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The Christmas Eve Candles

A story to be told as part of a Christmas Eve candlelighting service, where each person in the congregation winds up with a lighted candle. Near the primary worship leader are three rows of candles: one tall candle that is lit as the congregation comes in to the service; two medium-height candles directly in front of it, waiting to be lit; and four short candles in a row in front of that.

Source: Dana MacLean Greeley, the minister at my Unitarian Universalist church when I was in my teens, used to tell a story much like this one every year at the Christmas Eve candlelight service.


Each year on Christmas eve, we light candles here at the Unitarian Universalist Church of Valhalla. Soon, each of us will be holding a lighted candle, and the light from all our candles will light up our church. We have a reason for lighting all these candles, besides the fact that it looks pretty. Let me tell you a little bit about why we light all these candles.

Here in front of me is a tall candle, a candle that is already lit; this candle was already lit when you walked into this room. This candle represents the light of the ages. It represents the wisdom that people have been able to know since people first existed. Those who are willing to search for it, all people, of all cultures and races and nations, right on down through the ages, have been able to find the light of the ages.

[Someone lights the second row of candles as worship leader says the next part.]

Right in front of this candle representing the light of the ages, you can see two more candles. These two candles represent the prophets and sages. Today we celebrate the birth of Jesus, who was one of these great prophets. Of course there are others — Socrates and Confucius and Buddha, and people like Joan of Arc and Martin Luther King Jr. and Mahatma Gandhi — and the prophets and sages whose names we haven't happened to have heard in this time and place. The prophets and sages have reminded us — continue to remind us — of the wisdom that is our birthright.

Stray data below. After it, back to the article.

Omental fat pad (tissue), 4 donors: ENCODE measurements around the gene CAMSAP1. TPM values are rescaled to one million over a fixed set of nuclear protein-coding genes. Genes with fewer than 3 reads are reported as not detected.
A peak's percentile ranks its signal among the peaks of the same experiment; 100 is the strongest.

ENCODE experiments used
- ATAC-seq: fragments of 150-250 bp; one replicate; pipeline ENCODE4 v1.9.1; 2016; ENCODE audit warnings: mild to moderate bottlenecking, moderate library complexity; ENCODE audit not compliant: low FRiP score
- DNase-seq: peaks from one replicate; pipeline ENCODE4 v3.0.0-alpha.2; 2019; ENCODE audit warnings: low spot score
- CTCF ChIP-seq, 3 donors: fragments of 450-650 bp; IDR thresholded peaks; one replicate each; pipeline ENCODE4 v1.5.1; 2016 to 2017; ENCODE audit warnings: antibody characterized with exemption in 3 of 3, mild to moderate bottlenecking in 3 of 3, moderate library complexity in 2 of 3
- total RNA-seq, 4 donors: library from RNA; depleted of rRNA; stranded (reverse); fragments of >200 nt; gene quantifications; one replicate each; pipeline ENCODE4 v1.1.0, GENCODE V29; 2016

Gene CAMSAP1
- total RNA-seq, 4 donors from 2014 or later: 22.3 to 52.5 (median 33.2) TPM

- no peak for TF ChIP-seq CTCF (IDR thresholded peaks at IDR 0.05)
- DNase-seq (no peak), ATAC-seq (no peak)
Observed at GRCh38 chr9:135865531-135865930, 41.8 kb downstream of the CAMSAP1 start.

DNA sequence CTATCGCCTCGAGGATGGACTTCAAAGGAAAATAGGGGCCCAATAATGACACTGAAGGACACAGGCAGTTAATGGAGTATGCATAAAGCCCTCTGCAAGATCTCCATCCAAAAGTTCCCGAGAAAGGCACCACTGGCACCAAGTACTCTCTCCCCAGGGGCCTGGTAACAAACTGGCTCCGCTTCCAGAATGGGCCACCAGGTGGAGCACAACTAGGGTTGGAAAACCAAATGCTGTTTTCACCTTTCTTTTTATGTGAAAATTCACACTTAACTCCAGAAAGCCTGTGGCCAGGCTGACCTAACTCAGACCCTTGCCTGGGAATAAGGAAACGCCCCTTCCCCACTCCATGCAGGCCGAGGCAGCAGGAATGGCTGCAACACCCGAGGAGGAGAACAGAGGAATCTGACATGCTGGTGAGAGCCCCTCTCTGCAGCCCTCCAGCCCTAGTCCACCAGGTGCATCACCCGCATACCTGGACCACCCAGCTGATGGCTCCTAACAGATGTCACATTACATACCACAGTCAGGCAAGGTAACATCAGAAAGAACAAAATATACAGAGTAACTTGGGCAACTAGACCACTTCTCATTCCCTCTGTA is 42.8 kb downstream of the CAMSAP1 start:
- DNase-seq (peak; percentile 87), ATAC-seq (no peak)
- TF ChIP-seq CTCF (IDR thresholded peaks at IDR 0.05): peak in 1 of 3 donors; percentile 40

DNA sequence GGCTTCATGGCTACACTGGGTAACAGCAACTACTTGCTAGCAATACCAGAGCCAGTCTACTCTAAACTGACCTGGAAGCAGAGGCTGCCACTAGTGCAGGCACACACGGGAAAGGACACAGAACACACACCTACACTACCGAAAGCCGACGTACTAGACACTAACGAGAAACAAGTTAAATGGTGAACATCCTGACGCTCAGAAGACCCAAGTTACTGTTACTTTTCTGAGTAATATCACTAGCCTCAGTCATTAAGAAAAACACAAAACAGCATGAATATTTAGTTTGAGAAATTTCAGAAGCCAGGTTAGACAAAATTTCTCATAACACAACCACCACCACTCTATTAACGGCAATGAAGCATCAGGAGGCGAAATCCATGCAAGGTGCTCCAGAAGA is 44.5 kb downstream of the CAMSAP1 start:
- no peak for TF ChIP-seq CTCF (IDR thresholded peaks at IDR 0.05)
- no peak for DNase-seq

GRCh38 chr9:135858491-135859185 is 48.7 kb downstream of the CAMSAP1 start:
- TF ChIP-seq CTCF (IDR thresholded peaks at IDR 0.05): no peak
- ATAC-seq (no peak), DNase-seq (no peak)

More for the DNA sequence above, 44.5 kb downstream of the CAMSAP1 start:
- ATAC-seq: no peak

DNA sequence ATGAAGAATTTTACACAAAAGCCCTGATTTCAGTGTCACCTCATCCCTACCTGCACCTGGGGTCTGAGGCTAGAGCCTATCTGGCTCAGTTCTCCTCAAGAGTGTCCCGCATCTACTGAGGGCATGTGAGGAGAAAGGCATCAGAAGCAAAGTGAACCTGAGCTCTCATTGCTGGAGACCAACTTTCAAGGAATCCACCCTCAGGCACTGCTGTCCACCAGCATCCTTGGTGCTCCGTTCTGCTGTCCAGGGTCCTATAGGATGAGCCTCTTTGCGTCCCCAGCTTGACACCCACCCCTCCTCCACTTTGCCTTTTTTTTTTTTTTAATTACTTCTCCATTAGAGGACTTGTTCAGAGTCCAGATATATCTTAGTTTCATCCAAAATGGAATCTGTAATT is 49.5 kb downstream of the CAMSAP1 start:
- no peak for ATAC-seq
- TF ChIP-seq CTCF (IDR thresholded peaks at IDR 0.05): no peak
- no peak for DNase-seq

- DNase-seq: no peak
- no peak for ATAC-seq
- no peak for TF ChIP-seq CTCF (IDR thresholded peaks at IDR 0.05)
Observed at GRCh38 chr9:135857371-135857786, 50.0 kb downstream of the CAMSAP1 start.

[Someone lights the third row of candles as worship leader says the next part.]

Then you can see four more candles in front of the those two. These four candles represent the teachers who appear in every age, in every community. When I say "teachers," I don't just mean school teachers. Teachers are the ones who introduce us to the prophets and sages, who take the time to remind us of the highest wisdom. They might be your parents, or someone here at church; other friends, mentors, and guides, or even the author of a book you once read.

And finally there are many more candles representing you and me, all of us. We will light all our candles from these candles representing the teachers, the sages, and the light of the ages. For we all have been taught, we have all been touched by the wisdom of the sages, we have all felt our lives brightened by the light of the ages. And it is our sacred duty to let our own lights shine, to keep the light of wisdom, the light of hope, shining in the world around us.

Remember this as you receive the light which lights your own candle. The prophets and sages have spoken, the teachers have taught us, but it is up to us to make sure the light of the ages, the light of wisdom and justice and righteousness, burns brightly in the world today.